The Independent Voice of Southern Methodist University Since 1915

The Daily Campus

The Daily Campus

The Independent Voice of Southern Methodist University Since 1915

The Daily Campus

The Independent Voice of Southern Methodist University Since 1915

The Daily Campus


Beat the heat, avoid heat injury

Texas Hot Weather
Athletes take a water break during the middle school and freshman football camp at Conroe High School on August 6, 2013, in Conroe, Texas. Temperatures across Montgomery County and much of the surrounding area are expected to reach 98 degrees with the heat index expected to climb to over 100 for the next three days. (AP Photo/ The Conroe Courier, Jason Fochtman)” height=”196

Moving into SMU’s dormitories should be a happy experience, but there may be some unexpected dangers when lugging heavy boxes from your car to your new home.

Texas is plagued with temperatures of a hundred degrees and over in August, which tends to be the hottest month of the year. New residents of Texas may be unaware of the dangers that this kind of heat can bring.

Heat exhaustion and heatstroke are serious conditions you can suffer in the hot summer heat.

From 2003 to 2008 there were 263 deaths reported among Texas residents in which the underlying cause of death was exposure to excessive heat according to the Texas Department of State Health Services.

Heatstroke can be caused by prolonged exposure to high temperatures, like those commonly felt in Dallas, or by preforming physical activity in hot weather. It is usually a result of two other heat related conditions- heat cramps and heat exhaustion.

The involuntary spasm of muscles is the first sign that the heat is starting to wear down your body. If exposure to heat is continued, heat exhaustion
may begin.

The symptoms of this condition may include heavy sweating and a rapid pulse. In order to prevent any serious heat related injury, it is important to get out of the sun and into an air conditioned building.

If the body continues to over heat, you may start to suffer a heatstroke. This occurs when the body temperature is above 104 degrees Fahrenheit. Symptoms include a lack of sweating, nausea and vomiting, flush skin, rapid and shallow breathing, a racing heart rate, headache, confusion, unconsciousness and muscle cramps or weakness.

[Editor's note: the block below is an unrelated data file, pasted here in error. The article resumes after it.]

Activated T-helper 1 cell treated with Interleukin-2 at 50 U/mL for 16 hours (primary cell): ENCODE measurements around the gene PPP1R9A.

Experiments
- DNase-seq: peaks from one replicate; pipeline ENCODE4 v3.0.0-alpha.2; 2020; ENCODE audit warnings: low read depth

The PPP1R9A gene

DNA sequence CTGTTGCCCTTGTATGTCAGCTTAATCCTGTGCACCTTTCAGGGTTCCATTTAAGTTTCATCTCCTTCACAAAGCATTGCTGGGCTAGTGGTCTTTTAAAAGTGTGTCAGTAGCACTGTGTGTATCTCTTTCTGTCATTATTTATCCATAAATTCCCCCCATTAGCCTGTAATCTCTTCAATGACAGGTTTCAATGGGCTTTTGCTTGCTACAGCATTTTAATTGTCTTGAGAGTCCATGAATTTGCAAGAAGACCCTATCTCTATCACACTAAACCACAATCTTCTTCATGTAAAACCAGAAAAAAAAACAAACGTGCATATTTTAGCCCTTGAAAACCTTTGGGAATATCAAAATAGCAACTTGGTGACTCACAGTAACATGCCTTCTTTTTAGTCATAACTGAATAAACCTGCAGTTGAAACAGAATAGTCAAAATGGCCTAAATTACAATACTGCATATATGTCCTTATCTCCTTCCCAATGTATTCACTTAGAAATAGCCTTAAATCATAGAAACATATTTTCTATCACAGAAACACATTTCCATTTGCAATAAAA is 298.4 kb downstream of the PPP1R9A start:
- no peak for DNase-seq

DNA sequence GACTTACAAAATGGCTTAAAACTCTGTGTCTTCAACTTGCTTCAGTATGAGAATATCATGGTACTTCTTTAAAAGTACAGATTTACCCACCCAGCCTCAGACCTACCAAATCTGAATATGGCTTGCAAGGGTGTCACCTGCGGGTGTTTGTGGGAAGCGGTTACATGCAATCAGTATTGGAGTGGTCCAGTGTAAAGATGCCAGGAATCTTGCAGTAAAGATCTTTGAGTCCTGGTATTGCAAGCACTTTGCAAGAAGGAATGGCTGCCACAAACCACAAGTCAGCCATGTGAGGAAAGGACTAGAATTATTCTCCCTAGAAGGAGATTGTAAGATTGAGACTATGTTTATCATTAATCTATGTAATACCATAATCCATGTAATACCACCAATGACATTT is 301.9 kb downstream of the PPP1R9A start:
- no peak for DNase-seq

The Mayo Clinic suggests that if you think a person may be experiencing heatstroke, seek immediate medical help. While waiting for medical attention, it is important to start cooling down the overheated person. You can do this by moving the person into shade, removing their excess clothing, placing ice packs or cold wet towels on the person’s head, neck, armpits and groin and by misting the person with water while a fan is blowing. Untreated heatstroke can cause damage to your brain, heart, kidneys and muscles. This damage only increases the longer a person is left untreated.

Sometimes there is no way to avoid being in the hot summer sun, but there are certain steps that you can take to avoid a heat related injury. Wearing light weight clothing will allow your sweat to evaporate and cool your body. It is also important to wear clothing that is white or light in color because it will absorb less light and will reflect more sunlight preventing your clothes from heating up.

Another way to prevent heat injuries is to avoid drinking alcohol or caffeine because it will affect your body’s ability to regulate its temperature. Instead drink plenty of water to replenish any fluids you might loose through perspiration. Water can also help keep your core body temperature at a more normal level.

New residents to Texas might find the heat to be more unbearable. It is important to let your body adjust to the heat. People who are not acclimated are more susceptible to heat exhaustion and heat stroke.

Don’t forget to take breaks during your move-in by unpacking boxes that are already in your new room. SMU is usually good about properly air-conditioning their buildings, so take advantage of the cool air.

Moving into a new home is suppose to be a fun and momentous occasion. Don’t let the Texas heat ruin this experience.

Be smart and listen to your body. It is usually good at telling you when you need to take a break.


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